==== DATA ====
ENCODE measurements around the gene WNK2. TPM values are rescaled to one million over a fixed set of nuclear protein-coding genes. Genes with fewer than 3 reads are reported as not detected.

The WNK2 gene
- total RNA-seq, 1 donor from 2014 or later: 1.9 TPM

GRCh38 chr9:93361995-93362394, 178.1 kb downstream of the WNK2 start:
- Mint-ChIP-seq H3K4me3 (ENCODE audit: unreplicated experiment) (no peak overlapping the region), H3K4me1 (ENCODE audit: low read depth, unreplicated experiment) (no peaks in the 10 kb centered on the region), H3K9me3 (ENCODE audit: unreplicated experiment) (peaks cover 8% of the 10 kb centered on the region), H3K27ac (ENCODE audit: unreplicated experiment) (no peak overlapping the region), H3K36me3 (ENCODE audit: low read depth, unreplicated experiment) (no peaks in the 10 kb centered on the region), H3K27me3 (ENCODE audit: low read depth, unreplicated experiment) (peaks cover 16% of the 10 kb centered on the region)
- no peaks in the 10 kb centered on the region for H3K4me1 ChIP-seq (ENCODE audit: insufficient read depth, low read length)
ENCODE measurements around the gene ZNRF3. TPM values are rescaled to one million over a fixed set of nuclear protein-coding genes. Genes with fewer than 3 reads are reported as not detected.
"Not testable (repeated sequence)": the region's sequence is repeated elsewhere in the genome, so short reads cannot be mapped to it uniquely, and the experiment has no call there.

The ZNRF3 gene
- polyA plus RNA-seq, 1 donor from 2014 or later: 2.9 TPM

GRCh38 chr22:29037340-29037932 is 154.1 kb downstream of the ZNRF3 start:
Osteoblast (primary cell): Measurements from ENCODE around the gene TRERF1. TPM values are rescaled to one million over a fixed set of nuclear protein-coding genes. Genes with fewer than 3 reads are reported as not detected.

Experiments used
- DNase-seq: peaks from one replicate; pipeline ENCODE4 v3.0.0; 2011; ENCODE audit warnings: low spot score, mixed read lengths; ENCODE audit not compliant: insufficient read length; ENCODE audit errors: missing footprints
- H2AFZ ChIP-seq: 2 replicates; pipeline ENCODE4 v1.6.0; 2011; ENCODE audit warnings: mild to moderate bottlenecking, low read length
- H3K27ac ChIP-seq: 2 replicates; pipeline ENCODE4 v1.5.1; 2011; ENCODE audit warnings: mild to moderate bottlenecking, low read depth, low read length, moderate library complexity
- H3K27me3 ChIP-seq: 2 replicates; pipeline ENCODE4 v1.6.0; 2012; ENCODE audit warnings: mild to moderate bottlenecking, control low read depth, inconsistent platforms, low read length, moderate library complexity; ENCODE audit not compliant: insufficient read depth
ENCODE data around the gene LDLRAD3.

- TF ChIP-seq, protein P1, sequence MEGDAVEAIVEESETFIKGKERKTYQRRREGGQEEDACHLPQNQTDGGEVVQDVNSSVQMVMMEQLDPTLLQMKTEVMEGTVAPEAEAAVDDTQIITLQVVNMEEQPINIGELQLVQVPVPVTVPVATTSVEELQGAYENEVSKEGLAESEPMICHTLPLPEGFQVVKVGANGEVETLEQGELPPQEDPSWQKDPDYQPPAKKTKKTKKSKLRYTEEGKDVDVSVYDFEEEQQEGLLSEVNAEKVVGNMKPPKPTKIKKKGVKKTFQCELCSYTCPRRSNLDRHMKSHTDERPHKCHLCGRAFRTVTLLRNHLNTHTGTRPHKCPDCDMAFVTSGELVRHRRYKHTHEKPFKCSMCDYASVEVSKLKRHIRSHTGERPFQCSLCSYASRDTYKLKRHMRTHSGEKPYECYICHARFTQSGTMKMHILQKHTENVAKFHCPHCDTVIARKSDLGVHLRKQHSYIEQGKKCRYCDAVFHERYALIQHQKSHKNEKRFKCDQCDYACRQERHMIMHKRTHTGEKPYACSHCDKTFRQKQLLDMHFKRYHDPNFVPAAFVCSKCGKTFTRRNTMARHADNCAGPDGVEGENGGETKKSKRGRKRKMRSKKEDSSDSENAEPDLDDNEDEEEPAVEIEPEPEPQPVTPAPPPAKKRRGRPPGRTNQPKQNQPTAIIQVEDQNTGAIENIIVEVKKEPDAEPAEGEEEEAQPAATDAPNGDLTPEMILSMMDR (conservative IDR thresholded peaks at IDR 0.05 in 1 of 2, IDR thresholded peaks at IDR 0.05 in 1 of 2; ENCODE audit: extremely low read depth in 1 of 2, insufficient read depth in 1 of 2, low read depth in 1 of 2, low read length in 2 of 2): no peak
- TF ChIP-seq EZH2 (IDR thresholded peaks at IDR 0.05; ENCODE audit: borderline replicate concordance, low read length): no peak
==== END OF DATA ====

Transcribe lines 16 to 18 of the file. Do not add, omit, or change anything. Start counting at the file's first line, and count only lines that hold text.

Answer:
- H3K27ac ChIP-seq: 2 replicates; pipeline ENCODE4 v1.5.1; 2011; ENCODE audit warnings: mild to moderate bottlenecking, low read depth, low read length, moderate library complexity
- H3K27me3 ChIP-seq: 2 replicates; pipeline ENCODE4 v1.6.0; 2012; ENCODE audit warnings: mild to moderate bottlenecking, control low read depth, inconsistent platforms, low read length, moderate library complexity; ENCODE audit not compliant: insufficient read depth
ENCODE data around the gene LDLRAD3.